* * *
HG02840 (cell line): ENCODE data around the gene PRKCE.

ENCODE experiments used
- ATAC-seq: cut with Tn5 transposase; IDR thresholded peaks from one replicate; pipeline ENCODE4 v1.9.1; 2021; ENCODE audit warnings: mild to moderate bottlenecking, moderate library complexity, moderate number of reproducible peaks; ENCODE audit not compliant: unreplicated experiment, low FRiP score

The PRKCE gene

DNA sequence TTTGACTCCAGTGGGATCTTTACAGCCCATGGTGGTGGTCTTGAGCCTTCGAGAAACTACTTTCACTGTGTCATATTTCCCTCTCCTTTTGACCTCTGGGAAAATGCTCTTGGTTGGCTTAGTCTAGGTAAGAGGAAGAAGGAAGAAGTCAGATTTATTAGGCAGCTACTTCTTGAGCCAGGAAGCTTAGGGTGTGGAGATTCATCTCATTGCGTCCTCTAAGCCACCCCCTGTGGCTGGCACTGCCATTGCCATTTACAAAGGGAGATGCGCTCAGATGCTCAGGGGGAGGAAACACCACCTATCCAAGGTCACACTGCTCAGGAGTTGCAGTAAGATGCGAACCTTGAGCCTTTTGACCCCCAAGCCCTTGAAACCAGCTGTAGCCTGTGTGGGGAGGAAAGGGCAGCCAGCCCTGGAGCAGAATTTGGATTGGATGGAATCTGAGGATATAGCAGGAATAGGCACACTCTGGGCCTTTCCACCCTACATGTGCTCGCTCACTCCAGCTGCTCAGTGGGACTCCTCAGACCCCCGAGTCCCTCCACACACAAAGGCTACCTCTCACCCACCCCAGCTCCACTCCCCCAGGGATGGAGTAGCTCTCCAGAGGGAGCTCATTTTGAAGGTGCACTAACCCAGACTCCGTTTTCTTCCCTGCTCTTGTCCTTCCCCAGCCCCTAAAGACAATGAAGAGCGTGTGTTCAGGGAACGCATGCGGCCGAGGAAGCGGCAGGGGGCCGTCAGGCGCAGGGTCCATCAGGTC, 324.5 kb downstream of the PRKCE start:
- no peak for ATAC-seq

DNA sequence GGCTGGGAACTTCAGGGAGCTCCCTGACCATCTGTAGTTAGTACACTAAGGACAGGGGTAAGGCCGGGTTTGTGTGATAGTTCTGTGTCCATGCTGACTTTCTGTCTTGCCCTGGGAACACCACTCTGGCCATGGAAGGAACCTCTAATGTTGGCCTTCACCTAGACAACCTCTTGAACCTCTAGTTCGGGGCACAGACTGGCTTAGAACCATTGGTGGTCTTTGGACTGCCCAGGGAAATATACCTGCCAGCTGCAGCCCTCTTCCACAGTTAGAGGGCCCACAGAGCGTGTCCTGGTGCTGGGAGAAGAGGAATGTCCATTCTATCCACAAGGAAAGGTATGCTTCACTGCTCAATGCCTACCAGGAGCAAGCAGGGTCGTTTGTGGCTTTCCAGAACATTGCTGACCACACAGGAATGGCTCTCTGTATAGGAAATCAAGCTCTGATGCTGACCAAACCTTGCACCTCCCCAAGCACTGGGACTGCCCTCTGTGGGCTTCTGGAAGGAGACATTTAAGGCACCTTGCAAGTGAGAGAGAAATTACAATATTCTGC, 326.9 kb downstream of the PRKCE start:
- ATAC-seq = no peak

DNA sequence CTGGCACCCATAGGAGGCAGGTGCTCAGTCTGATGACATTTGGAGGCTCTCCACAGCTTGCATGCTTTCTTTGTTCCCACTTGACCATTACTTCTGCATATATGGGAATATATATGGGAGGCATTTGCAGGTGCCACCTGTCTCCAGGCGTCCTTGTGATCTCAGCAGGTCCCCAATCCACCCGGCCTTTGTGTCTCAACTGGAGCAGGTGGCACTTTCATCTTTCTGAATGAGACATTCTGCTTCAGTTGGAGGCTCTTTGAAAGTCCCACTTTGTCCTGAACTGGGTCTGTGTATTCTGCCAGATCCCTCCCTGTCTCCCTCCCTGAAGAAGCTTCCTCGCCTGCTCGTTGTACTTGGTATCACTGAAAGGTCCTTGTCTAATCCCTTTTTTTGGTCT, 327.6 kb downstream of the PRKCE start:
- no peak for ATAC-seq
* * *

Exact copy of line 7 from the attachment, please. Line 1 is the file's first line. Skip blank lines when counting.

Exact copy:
DNA sequence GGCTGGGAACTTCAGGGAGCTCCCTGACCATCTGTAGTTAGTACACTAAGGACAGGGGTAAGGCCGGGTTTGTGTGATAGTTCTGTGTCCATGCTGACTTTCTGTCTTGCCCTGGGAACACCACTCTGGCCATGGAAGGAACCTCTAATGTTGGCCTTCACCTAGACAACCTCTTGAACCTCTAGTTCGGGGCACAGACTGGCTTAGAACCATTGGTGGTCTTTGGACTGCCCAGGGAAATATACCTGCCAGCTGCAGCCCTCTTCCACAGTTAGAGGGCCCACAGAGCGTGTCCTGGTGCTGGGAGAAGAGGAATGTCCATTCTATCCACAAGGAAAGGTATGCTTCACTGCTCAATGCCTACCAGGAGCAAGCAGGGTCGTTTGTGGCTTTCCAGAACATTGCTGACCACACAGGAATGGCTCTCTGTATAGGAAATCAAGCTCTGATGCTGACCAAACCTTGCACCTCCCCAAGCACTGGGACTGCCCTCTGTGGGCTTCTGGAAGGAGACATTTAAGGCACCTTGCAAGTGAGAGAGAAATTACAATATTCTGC, 326.9 kb downstream of the PRKCE start: